Do bees snuggle up in their beds at night like us? Do they even sleep? I'm sure this question has been keeping you up at night.
The answer is yes, bees do sleep. Bees are extraordinarily productive, they are busy buzzing around all day collecting pollen and nectar, so unsurprisingly they need to squeeze some rest time into their schedule. Like humans bees rest and sleep at night.
This all seems obvious however, it wasn’t studied scientifically until Walter Kaiser in the 1980s observed their sleep-wake cycles. His studies confirmed that when bees sleep their antennae will stop, their head and tail tuck in and the wings rest on their body. Female solitary bees sleep in their nests but male solitary bees sleep outside, resting in places like grass stalks or in flowers. If a bee is really tired it sometimes falls over sideways! Many bees also hold each other’s legs as they sleep, or the legs are folded beneath the body. Normally honey bees sleep between 5 & 8 hours a day. Most rest at night when darkness prevents them going out to collect pollen & nectar.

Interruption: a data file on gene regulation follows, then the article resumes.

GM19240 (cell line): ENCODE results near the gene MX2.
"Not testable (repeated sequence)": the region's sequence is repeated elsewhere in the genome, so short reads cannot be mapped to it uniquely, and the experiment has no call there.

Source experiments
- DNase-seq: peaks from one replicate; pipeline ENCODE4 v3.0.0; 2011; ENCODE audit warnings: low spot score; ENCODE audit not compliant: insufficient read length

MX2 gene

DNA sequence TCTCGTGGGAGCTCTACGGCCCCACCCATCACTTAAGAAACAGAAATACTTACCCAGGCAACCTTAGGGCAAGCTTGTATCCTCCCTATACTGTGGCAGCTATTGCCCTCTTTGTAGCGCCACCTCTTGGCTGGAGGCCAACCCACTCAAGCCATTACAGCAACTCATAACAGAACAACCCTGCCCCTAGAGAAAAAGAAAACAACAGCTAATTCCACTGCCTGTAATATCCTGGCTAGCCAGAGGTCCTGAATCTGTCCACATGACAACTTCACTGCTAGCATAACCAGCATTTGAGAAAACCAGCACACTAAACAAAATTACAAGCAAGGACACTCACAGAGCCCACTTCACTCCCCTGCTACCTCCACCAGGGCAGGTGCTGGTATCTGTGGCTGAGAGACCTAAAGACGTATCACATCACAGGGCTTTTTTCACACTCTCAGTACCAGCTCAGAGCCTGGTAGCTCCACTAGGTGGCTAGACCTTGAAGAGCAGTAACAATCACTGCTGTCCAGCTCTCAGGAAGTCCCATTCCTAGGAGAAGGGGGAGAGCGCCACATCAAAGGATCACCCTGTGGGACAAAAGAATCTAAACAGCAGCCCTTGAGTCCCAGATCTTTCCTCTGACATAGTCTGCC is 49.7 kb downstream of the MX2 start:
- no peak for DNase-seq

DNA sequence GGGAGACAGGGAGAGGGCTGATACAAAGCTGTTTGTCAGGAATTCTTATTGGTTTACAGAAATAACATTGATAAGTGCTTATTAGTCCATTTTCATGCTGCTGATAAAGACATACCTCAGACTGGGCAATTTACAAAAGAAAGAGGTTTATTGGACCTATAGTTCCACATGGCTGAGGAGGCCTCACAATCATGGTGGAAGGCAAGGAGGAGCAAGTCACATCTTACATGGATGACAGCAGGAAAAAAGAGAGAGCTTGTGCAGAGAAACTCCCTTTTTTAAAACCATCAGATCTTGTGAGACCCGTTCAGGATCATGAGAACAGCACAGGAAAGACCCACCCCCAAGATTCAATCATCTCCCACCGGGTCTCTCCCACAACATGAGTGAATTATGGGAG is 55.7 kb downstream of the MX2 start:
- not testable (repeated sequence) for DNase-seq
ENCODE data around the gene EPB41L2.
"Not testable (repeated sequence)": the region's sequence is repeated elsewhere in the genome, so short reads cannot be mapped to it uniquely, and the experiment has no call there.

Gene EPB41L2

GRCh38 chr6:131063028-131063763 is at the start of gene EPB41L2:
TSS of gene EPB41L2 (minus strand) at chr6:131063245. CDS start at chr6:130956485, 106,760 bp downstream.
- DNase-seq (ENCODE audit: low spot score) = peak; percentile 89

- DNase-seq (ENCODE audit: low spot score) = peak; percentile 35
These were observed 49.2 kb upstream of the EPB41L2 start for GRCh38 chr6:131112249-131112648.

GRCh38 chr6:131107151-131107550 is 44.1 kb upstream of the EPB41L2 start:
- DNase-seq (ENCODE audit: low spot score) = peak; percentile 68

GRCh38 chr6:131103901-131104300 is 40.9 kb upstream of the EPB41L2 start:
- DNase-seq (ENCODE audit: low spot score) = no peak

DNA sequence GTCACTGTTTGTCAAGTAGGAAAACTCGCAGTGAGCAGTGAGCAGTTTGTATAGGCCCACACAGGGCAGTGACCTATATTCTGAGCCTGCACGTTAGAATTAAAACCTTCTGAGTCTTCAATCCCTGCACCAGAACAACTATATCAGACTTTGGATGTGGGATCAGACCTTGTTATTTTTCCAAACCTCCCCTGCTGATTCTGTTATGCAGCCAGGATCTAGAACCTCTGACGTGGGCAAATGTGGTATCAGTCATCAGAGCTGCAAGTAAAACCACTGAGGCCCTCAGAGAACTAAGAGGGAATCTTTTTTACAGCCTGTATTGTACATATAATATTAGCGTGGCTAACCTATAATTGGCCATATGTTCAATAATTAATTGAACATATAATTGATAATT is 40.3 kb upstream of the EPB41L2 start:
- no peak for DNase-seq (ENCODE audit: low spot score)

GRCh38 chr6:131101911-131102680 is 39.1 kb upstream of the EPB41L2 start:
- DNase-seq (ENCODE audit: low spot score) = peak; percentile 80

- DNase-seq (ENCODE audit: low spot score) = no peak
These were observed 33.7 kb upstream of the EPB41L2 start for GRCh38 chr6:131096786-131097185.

For younger bees however, it seems their sleeping pattern is slightly shortened and follows less of a structured day and night rhythm. Once foragers wake in the morning they tend to remain active until sunset, however, the younger bees, just like all those lazy teenagers we know so well, only wake for several hours at a time before dozing off again.
It is important for bees to get sleep, like all animals as a tired bee can’t communicate properly when giving other bees directions to a food source. It also affects that ability to return to the hive after visiting new flower patches as sleep is vital for retaining information.